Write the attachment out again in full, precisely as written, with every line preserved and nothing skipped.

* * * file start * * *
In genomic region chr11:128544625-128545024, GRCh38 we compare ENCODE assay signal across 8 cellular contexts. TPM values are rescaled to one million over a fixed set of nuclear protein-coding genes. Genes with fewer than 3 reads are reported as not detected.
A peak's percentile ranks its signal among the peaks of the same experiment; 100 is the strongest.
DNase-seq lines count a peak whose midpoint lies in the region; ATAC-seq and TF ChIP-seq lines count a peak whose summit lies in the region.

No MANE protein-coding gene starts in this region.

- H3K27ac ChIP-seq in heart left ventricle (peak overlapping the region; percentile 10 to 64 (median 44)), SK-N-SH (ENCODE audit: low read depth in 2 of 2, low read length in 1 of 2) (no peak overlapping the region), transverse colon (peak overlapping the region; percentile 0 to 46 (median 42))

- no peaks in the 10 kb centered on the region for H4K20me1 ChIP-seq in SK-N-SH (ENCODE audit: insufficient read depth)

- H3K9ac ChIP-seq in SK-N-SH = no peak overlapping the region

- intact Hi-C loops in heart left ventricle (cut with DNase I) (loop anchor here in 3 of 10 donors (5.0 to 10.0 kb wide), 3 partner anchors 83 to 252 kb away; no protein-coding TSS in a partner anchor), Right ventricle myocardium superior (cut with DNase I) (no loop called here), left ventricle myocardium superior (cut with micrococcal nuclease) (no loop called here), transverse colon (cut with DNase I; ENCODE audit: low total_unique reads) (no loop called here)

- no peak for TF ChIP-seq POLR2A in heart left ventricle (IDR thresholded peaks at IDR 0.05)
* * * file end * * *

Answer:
In genomic region chr11:128544625-128545024, GRCh38 we compare ENCODE assay signal across 8 cellular contexts. TPM values are rescaled to one million over a fixed set of nuclear protein-coding genes. Genes with fewer than 3 reads are reported as not detected.
A peak's percentile ranks its signal among the peaks of the same experiment; 100 is the strongest.
DNase-seq lines count a peak whose midpoint lies in the region; ATAC-seq and TF ChIP-seq lines count a peak whose summit lies in the region.

No MANE protein-coding gene starts in this region.

- H3K27ac ChIP-seq in heart left ventricle (peak overlapping the region; percentile 10 to 64 (median 44)), SK-N-SH (ENCODE audit: low read depth in 2 of 2, low read length in 1 of 2) (no peak overlapping the region), transverse colon (peak overlapping the region; percentile 0 to 46 (median 42))

- no peaks in the 10 kb centered on the region for H4K20me1 ChIP-seq in SK-N-SH (ENCODE audit: insufficient read depth)

- H3K9ac ChIP-seq in SK-N-SH = no peak overlapping the region

- intact Hi-C loops in heart left ventricle (cut with DNase I) (loop anchor here in 3 of 10 donors (5.0 to 10.0 kb wide), 3 partner anchors 83 to 252 kb away; no protein-coding TSS in a partner anchor), Right ventricle myocardium superior (cut with DNase I) (no loop called here), left ventricle myocardium superior (cut with micrococcal nuclease) (no loop called here), transverse colon (cut with DNase I; ENCODE audit: low total_unique reads) (no loop called here)

- no peak for TF ChIP-seq POLR2A in heart left ventricle (IDR thresholded peaks at IDR 0.05)